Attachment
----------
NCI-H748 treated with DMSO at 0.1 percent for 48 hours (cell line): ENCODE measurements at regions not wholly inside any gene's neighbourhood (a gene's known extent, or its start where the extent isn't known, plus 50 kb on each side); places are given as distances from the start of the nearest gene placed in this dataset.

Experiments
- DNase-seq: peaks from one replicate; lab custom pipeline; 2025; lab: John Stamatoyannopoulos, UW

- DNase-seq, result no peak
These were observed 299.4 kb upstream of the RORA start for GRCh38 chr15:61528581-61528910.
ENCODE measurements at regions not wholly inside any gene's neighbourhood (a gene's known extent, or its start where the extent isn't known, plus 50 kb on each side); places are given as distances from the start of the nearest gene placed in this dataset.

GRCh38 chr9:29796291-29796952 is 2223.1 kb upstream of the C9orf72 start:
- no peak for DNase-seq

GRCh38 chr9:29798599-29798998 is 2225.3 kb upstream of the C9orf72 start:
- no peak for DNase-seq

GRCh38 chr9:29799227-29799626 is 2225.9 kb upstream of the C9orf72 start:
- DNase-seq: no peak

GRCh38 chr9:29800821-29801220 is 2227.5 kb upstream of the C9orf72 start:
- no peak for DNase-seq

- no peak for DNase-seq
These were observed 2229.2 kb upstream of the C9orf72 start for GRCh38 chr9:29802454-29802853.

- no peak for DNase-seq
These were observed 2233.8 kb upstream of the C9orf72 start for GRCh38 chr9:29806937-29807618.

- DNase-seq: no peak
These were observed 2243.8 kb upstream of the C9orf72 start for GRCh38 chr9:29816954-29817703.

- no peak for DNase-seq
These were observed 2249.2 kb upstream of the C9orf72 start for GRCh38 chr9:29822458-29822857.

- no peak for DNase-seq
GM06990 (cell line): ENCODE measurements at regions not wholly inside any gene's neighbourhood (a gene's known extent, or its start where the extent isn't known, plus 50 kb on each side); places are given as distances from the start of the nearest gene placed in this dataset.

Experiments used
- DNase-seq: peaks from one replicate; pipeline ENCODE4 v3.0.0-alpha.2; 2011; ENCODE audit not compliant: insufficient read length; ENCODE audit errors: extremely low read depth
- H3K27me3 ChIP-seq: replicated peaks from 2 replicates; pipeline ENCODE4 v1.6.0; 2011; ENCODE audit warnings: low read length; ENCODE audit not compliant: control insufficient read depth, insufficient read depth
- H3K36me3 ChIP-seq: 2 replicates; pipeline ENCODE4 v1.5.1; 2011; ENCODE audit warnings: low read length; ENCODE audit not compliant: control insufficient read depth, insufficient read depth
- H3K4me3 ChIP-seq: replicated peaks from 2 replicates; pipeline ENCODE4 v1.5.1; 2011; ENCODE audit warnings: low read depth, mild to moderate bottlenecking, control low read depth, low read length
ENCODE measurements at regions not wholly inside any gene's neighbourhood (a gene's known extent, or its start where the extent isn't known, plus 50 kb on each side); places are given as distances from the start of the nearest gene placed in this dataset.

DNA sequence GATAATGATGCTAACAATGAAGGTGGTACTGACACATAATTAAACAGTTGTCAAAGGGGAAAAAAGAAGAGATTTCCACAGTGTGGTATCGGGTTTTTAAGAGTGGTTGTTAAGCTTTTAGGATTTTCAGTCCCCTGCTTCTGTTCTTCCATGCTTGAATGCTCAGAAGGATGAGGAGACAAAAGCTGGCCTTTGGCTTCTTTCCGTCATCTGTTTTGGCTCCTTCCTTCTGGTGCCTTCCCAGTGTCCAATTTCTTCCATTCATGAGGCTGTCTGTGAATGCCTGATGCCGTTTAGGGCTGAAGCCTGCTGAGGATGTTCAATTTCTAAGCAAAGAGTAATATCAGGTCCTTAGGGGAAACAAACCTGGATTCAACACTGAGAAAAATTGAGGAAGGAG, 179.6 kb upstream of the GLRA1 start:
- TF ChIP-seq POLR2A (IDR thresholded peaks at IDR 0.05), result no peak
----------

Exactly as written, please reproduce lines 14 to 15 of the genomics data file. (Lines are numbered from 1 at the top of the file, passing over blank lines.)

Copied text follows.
- no peak for DNase-seq

- no peak for DNase-seq